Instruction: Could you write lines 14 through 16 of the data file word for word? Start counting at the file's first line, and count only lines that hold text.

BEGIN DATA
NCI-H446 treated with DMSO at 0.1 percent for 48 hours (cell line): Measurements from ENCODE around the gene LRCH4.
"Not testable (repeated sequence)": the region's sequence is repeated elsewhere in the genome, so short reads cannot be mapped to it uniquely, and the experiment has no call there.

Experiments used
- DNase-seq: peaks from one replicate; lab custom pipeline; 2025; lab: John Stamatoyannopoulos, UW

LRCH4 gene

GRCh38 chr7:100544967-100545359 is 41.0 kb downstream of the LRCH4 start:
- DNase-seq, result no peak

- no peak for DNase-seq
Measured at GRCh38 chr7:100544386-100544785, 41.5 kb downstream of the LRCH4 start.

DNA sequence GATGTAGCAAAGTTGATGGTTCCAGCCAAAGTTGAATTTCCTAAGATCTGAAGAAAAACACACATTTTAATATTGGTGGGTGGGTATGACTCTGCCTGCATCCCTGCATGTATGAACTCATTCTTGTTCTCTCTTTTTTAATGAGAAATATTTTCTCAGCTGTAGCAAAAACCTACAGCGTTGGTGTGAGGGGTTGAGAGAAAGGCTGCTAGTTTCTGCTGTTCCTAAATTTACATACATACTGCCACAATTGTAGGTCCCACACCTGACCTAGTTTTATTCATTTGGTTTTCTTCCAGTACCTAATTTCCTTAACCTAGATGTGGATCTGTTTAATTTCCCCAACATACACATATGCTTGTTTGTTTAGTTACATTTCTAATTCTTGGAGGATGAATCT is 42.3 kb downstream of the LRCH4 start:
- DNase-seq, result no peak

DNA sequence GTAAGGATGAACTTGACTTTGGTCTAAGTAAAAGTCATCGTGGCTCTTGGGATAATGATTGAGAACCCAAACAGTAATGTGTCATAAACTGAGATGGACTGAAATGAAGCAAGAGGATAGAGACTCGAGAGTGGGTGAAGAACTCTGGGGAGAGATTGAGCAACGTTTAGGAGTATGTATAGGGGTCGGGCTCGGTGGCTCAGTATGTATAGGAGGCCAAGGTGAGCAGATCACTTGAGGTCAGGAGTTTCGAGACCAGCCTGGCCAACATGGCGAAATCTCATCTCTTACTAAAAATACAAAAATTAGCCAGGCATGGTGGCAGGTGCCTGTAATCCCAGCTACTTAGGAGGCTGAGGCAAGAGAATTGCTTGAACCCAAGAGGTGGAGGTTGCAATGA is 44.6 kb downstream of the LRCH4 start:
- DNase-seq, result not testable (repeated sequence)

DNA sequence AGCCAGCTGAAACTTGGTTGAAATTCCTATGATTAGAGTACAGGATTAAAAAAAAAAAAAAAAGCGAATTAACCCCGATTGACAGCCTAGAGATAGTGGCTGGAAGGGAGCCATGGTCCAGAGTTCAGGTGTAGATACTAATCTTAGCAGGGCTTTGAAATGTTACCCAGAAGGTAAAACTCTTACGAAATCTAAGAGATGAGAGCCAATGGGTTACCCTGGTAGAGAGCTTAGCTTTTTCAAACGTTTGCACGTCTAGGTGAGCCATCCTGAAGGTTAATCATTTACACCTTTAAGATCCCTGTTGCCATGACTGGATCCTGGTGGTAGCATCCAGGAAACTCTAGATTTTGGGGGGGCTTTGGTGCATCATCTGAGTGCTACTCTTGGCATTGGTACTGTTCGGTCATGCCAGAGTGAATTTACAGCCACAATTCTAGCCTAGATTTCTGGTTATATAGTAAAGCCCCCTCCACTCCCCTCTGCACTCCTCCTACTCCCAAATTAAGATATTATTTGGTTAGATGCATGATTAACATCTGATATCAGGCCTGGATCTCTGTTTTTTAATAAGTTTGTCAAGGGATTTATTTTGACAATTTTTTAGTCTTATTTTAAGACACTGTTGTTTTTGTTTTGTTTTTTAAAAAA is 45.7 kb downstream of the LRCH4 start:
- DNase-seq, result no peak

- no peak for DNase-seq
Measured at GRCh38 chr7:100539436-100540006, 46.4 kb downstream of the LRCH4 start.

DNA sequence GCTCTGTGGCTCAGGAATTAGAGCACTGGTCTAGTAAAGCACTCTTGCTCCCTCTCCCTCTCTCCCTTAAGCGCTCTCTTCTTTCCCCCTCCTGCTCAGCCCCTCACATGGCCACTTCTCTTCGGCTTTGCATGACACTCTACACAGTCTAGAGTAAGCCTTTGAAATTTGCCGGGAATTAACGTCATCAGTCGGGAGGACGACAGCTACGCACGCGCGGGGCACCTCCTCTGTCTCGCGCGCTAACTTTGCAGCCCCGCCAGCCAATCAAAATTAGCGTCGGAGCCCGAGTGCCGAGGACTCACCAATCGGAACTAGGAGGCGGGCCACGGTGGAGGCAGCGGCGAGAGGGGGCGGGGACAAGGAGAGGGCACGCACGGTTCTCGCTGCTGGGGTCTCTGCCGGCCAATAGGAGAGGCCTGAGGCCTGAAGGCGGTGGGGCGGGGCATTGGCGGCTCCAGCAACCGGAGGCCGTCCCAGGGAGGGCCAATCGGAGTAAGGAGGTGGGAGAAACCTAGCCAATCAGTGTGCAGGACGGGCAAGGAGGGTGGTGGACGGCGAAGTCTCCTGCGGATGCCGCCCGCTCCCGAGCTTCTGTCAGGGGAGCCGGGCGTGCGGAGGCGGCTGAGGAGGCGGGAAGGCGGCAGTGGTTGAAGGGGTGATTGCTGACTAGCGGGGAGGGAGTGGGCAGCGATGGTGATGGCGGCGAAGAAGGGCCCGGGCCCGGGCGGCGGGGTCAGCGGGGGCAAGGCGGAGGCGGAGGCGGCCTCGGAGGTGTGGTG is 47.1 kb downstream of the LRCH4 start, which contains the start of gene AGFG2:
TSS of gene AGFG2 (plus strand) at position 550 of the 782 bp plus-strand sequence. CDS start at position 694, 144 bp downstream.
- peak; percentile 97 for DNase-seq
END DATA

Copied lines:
DNA sequence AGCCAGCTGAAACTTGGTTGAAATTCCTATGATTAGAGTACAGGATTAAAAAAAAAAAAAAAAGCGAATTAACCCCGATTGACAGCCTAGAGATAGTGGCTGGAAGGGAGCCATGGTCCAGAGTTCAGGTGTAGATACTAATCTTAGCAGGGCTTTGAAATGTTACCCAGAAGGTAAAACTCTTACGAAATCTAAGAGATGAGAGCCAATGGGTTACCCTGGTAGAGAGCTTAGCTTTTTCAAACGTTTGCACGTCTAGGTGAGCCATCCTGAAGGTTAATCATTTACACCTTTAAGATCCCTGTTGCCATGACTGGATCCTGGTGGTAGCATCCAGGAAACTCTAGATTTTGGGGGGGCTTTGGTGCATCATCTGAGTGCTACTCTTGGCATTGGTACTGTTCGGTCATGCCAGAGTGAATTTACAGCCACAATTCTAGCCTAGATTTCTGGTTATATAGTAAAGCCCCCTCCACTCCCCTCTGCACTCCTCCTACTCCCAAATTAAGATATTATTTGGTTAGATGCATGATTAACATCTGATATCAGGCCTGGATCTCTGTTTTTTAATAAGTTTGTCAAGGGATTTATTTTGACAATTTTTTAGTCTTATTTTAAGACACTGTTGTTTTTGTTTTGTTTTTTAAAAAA is 45.7 kb downstream of the LRCH4 start:
- DNase-seq, result no peak

- no peak for DNase-seq